During the several months of interviews I conducted, I met with ranchers in work trucks, in hay barns, and in farm shops. I accompanied ranchers setting up fence, moving cattle, hauling round bales, checking sprinklers, and packing plant samples. We chatted over kitchen tables and on back porches, sharing meals and sharing stories. In addition Read more about Reflecting On a Summer in the San Luis Valley – Kathleen Voight[…]

A Night of Astronomy—Uthara Vengrai

The astronomer walks up to the podium and everyone goes quiet. There are probably 80 people sitting in this amphitheater at 10:30 PM, waiting to be toured through the sky. We’re at a star party at the McDonald Observatory around 30 miles outside of Marfa, TX. Tonight, this astronomer will guide us, help us see Read more about A Night of Astronomy—Uthara Vengrai[…]

What is the Difference Between a Crop and a Plant?—Julia Jacobson

A few months ago, during one of my first interviews of the summer, I was trying to discern how farmers’ experience of farming varied from crop to crop. For example, what is different about farming tomatoes versus, say, potatoes? I wondered if farmers favored certain crops — or certain methods — and if that might Read more about What is the Difference Between a Crop and a Plant?—Julia Jacobson[…]

A Future of Ranching in the San Luis Valley, Colorado

By area, livestock grazing is the single largest land use across the San Luis Valley, across the state of Colorado, and across the United States. While livestock producers are not often seen as conservationists in environmental spaces, ranchers steward private and public landscapes that provide ecosystem services and support plant, wildlife, and human communities across Read more about A Future of Ranching in the San Luis Valley, Colorado[…]

Reconciling Conservation and Conservatism in Cattle Ranching—Kathleen Voight

Much of my research involves talking to ranchers, who are often older, often male, and often conservative. I receive names and phone numbers through word of mouth, knowing many ranchers may not have cell service at their home, may not text, or may not want to speak with someone pursuing a Master of Environmental Science Read more about Reconciling Conservation and Conservatism in Cattle Ranching—Kathleen Voight[…]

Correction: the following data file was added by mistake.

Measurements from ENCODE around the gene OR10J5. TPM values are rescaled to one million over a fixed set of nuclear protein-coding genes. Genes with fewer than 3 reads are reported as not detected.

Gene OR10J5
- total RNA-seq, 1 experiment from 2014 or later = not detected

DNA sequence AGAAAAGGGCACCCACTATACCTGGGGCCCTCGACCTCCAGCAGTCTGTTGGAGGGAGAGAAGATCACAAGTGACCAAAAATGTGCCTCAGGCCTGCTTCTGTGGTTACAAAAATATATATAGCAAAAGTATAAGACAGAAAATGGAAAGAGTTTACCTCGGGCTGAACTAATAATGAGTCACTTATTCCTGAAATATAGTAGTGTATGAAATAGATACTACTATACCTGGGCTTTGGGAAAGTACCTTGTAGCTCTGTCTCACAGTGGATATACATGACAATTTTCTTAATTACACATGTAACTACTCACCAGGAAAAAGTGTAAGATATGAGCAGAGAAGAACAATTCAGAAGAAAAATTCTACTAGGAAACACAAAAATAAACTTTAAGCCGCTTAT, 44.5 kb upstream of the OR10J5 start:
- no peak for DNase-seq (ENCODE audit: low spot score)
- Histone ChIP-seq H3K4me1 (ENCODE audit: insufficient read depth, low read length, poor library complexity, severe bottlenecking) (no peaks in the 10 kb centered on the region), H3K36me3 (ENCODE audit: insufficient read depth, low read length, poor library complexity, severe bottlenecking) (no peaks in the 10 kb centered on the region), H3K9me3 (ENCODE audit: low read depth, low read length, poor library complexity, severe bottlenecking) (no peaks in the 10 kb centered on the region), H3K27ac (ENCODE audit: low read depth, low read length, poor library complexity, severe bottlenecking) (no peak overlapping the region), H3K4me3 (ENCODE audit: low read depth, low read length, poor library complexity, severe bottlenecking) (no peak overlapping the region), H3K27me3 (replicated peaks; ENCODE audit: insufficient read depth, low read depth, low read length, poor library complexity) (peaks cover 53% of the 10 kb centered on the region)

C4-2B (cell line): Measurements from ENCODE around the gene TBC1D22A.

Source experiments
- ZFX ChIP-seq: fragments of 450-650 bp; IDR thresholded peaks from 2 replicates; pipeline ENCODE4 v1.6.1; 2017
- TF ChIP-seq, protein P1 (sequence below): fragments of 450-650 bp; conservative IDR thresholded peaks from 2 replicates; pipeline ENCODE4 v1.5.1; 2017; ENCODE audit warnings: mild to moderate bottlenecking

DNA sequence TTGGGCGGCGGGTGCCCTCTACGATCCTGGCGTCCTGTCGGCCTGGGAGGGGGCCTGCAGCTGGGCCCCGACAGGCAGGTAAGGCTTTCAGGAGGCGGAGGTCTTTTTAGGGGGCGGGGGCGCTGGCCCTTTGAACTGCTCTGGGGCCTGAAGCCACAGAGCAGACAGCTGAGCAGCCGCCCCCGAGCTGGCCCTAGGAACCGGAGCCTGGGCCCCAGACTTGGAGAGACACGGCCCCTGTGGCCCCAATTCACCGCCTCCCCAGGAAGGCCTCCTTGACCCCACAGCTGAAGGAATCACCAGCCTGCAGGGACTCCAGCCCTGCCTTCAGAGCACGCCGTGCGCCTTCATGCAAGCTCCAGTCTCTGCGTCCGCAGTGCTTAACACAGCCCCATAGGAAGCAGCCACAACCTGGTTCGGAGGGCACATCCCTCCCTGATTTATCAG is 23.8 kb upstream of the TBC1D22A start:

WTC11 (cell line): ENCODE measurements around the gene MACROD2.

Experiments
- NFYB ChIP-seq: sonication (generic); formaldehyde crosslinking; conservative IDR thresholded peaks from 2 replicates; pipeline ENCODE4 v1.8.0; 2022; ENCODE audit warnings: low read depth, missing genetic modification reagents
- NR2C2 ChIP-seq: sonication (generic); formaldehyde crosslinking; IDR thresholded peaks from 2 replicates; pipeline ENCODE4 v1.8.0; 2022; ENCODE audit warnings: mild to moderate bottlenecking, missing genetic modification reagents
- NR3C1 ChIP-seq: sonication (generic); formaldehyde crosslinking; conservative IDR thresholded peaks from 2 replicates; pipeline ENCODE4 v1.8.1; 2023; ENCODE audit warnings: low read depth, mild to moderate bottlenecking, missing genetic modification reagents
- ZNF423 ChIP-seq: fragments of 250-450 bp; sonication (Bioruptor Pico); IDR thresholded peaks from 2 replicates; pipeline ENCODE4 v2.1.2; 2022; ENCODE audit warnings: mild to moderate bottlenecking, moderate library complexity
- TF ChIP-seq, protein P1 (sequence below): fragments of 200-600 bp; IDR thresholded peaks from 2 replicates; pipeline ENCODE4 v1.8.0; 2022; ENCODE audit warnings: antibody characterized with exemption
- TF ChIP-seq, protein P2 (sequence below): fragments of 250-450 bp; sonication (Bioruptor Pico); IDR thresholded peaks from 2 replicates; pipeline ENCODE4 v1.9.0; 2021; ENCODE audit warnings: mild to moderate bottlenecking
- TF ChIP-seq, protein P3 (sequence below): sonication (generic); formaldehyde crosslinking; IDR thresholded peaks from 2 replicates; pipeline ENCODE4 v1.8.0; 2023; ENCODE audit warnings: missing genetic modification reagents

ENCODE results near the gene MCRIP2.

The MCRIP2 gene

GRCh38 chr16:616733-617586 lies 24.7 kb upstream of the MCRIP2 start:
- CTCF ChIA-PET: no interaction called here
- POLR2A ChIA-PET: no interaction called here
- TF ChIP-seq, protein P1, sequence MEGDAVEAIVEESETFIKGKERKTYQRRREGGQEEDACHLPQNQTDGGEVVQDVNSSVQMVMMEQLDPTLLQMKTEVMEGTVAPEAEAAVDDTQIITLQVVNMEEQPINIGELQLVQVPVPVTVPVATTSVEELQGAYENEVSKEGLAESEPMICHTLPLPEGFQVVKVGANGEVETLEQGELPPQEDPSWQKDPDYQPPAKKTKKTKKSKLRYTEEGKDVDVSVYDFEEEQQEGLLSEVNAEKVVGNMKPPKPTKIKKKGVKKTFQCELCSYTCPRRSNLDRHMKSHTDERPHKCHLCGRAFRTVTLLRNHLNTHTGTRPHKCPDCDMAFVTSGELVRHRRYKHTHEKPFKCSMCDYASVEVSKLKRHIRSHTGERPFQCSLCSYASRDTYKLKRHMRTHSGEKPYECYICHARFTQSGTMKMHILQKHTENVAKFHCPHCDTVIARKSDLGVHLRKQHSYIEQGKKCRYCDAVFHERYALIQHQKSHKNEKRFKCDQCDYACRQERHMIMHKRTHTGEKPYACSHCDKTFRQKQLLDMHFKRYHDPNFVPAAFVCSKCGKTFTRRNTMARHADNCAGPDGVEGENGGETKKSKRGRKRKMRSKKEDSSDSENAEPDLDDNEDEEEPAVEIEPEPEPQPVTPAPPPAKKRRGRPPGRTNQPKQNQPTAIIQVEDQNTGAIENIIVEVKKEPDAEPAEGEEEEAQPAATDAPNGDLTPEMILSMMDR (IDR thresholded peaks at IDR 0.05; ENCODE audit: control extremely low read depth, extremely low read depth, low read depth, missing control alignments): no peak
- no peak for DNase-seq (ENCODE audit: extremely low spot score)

Dis-Assembling Agriculture— Julia Jacobson

Clouds of dust plume behind my car as I venture down the long driveway to my first farm interview of the summer. Despite the high water year and lush greenery, the ground here is distinctively dry. A curious butterfly flutters through one open window and out the other. Toward the end of the driveway, an Read more about Dis-Assembling Agriculture— Julia Jacobson[…]

Global change effects on soil greenhouse gas exchange and carbon storage along a temperature gradient in the North American Central Grasslands

Most ecosystem and earth-system models predict soil organic carbon losses from temperate grasslands as temperatures increase. However, the magnitude of that loss is uncertain and the influence of other global change factors on the temperature sensitivity of decomposition remains poorly understood. Uthara’s research explores how historical temperature regimes interact with global change factors (i.e., warming, Read more about Global change effects on soil greenhouse gas exchange and carbon storage along a temperature gradient in the North American Central Grasslands[…]